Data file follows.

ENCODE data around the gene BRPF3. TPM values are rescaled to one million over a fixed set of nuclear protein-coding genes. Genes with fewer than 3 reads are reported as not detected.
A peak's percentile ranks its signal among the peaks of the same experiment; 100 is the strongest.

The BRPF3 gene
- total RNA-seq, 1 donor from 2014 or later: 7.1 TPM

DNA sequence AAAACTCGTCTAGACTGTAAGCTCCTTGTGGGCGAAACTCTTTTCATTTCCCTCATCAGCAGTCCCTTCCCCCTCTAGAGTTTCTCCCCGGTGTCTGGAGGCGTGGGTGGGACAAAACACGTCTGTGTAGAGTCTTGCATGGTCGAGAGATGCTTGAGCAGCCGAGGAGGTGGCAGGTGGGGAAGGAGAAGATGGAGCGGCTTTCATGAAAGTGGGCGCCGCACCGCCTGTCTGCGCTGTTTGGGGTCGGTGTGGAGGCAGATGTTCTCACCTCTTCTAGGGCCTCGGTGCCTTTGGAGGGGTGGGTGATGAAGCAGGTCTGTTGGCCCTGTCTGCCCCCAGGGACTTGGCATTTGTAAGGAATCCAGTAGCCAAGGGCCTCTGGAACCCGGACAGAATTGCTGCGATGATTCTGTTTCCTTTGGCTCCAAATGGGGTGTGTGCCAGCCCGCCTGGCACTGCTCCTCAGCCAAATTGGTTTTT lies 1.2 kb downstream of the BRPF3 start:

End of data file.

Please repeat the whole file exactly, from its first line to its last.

ENCODE data around the gene BRPF3. TPM values are rescaled to one million over a fixed set of nuclear protein-coding genes. Genes with fewer than 3 reads are reported as not detected.
A peak's percentile ranks its signal among the peaks of the same experiment; 100 is the strongest.

The BRPF3 gene
- total RNA-seq, 1 donor from 2014 or later: 7.1 TPM

DNA sequence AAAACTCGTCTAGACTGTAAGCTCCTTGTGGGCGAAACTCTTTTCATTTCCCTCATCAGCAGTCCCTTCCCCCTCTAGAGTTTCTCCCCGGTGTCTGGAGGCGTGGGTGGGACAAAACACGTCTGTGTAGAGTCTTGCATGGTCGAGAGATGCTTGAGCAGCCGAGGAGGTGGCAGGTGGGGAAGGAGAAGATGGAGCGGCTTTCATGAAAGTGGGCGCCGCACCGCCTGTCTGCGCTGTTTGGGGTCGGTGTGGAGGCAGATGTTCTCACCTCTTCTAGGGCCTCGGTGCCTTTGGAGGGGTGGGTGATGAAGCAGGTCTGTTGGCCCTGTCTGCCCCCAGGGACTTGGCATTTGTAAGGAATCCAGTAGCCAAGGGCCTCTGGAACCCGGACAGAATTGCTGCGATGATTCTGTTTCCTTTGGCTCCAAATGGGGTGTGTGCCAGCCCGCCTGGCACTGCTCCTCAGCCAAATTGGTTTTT lies 1.2 kb downstream of the BRPF3 start: